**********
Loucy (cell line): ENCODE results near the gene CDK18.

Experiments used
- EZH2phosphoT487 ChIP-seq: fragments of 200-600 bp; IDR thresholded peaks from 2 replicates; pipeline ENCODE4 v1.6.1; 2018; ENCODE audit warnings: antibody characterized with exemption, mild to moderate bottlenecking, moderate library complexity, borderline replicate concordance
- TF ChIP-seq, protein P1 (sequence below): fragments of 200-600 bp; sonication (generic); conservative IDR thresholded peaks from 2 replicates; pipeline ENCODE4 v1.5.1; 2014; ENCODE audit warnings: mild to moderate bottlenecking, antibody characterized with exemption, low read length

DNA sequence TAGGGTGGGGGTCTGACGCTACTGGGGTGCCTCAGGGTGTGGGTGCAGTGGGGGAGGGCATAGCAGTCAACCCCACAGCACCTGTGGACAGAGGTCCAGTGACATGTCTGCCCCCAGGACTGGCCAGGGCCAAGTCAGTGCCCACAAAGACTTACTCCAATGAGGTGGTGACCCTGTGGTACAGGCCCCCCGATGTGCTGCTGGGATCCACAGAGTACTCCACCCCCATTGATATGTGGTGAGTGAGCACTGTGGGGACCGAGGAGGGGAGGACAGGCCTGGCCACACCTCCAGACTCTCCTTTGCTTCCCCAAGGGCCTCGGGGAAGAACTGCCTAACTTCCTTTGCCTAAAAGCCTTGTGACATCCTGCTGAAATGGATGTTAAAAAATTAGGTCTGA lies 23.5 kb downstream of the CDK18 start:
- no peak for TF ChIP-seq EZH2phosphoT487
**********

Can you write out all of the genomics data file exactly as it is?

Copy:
Loucy (cell line): ENCODE results near the gene CDK18.

Experiments used
- EZH2phosphoT487 ChIP-seq: fragments of 200-600 bp; IDR thresholded peaks from 2 replicates; pipeline ENCODE4 v1.6.1; 2018; ENCODE audit warnings: antibody characterized with exemption, mild to moderate bottlenecking, moderate library complexity, borderline replicate concordance
- TF ChIP-seq, protein P1 (sequence below): fragments of 200-600 bp; sonication (generic); conservative IDR thresholded peaks from 2 replicates; pipeline ENCODE4 v1.5.1; 2014; ENCODE audit warnings: mild to moderate bottlenecking, antibody characterized with exemption, low read length

DNA sequence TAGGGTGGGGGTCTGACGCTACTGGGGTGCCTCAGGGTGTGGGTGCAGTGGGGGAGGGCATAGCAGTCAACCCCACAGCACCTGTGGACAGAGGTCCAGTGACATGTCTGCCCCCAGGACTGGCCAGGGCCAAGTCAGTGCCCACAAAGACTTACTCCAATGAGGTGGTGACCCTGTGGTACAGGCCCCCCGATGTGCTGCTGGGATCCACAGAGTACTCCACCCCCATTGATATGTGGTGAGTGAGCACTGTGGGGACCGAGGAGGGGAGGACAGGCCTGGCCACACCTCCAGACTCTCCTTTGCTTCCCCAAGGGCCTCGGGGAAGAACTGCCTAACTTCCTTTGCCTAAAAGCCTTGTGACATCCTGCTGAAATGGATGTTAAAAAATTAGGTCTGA lies 23.5 kb downstream of the CDK18 start:
- no peak for TF ChIP-seq EZH2phosphoT487